In 2004, the Boston Red Sox staged an epic comeback to the beat the New York Yankees four games to three in a playoff series. It was one of the most iconic moments in the team’s history, but it wasn’t hitting, pitching, or fielding that made the difference.
The real reason for the improbable victory was revealed Sept. 16 at the second annual MIT Tata Center Symposium.
“We were doing some magic back home in India,” joked Shrashtant Patara, a longtime Red Sox fan who is vice president of the non-governmental organization Development Alternatives, based in New Delhi, India.
Patara was one of more than 30 distinguished guests, most of whom had traveled from India, who gathered at the MIT Media Lab with around 250 attendees, including MIT faculty, graduate students, and members of the greater Boston community. The had come to talk about collaboration, and not just as it pertained to winning baseball games.
As the Tata Center kicked off its fifth year, a critical question was on the table: How can MIT researchers more effectively join forces with companies, NGOs, and governments in the developing world to tackle persistent challenges to human development and environmental sustainability?
A keynote address by David Ferguson, director of USAID’s Center for Global Innovation, emphasized building connections with the communities most acutely affected by problems like drinking water scarcity, lack of sanitation, and financial exclusion: “We believe that those closest to the problem are the most likely to find a solution.”
At the same time, he noted that 700 million people still live in extreme poverty, and “we can’t be satisfied with solutions that reach only a small number of people.”
To get the conversation started, almost 50 MIT faculty members, representing a wide array of disciplines, gave short “lightning” presentations on their developing world research supported by the Tata Center.
In the energy session, Professor Rajeev Ram of the Department of Electrical Engineering and Computer Science highlighted his team’s uLink technology, and their efforts to work with local entrepreneurs to install microgrids in Indian villages. Niven Winchester of the MIT Energy Initiative described how he and Assistant Professor Valerie Karplus of the MIT Sloan School of Management are modeling low-carbon development pathways for India, trying to help the country meet its pledges from the 2015 UN climate meetings in Paris (COP21).
In health and housing, Professor Lee Gehrke shared his work to create rapid diagnostic tests for mosquito-borne viruses like Zika, Dengue, and Chikungunya, while Assistant Professor Miho Mazereeuw explained the Urban Risk Lab’s suite of projects to increase disaster resilience, such as real-time flood mapping in south India and creating smart public infrastructure in Nepal.
And in water and agriculture, Aga Khan Professor of Architecture James Wescoat detailed his growing partnership with the government of India to build new frameworks for managing rural water supply. Professor Martin Bazant of the Department of Chemical Engineering discussed his system of water purification through shock electrodialysis, and Assistant Professor Amos Winter of the Department of Mechanical Engineering described breakthroughs in drip irrigation technology that could make farms more productive and sustainable.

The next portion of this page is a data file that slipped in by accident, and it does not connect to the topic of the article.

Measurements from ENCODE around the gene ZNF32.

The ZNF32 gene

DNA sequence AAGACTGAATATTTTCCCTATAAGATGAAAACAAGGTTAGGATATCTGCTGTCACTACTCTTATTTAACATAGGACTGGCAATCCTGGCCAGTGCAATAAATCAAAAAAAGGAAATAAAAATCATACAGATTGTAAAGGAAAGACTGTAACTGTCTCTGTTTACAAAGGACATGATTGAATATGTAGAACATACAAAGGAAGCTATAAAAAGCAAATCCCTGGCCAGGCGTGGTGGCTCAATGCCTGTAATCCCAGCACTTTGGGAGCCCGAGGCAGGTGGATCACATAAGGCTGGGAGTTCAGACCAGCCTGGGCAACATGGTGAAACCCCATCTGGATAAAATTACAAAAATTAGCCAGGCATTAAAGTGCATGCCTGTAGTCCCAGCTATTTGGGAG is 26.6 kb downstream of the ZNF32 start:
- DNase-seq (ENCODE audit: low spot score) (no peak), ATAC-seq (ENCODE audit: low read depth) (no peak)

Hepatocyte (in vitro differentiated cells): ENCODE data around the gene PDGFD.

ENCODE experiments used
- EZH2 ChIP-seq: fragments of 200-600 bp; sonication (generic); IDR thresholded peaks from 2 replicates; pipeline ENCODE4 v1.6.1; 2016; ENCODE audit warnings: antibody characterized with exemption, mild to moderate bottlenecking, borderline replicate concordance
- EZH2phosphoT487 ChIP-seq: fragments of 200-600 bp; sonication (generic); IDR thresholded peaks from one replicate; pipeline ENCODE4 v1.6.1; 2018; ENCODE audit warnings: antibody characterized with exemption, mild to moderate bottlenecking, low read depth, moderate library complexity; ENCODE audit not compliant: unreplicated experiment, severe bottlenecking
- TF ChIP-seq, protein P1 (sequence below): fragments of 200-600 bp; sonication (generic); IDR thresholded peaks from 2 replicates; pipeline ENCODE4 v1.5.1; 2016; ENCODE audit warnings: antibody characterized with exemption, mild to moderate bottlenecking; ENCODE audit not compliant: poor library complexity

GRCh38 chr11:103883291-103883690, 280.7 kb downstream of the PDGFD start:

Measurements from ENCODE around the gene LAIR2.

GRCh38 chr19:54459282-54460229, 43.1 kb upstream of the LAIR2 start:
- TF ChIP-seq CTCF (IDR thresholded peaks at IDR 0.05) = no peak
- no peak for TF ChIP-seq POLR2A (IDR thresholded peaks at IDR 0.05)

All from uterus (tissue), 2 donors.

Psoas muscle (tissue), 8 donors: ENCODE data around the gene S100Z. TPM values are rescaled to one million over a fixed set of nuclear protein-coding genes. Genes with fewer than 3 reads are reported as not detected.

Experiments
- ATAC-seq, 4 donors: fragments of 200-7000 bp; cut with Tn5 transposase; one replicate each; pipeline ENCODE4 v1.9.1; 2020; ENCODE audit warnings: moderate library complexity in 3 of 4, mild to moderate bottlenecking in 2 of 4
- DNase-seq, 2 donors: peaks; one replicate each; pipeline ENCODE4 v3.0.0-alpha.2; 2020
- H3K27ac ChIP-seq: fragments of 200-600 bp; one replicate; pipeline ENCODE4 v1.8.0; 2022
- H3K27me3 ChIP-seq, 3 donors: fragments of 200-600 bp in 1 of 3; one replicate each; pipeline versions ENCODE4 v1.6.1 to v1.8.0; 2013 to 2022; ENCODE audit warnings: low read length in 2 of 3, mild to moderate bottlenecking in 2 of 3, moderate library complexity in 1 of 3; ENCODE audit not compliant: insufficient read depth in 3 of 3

The afternoon belonged to the visitors, who represented dozens of India’s most influential foundations, grassroots organizations, and companies. Most are already active collaborators on Tata Center projects, and they gave their reactions, suggestions, and insights.
Partho Sengupta, head of echocardiology at Mt. Sinai Hospital in New York, identified a relationship between the way India’s cities are growing and health risks such as pulmonary and cardiovascular disease. “Urbanization has direct consequences on health,” he said, calling for cross-disciplinary teams of epidemiologists and urban planners to look at such problems holistically. Sengupta is collaborating with Rich Fletcher, a research scientist affiliated with the Tata Center and D-Lab, on smartphone-based health tools.
Malavika Chauhan, executive director of the Himmotthan Society, which promotes development in the Himalayan region, urged researchers to think of relationship-building as a fundamental part of solving technological problems, echoing Ferguson’s keynote speech. “Networking and partnerships with communities are the foundation of our organization.”
Patara said his organization “is interested in collaborating with MIT on anything to do with water filtration and microgrids.”
The Tata Center’s efforts to build connections in the developing world are linked to MIT’s larger campaign to engage with global challenges around human health and the health of the planet, and to translate innovative research into entrepreneurial impact. That work continues year-round, and the third annual Tata Center Symposium will be held at MIT in Fall 2017.
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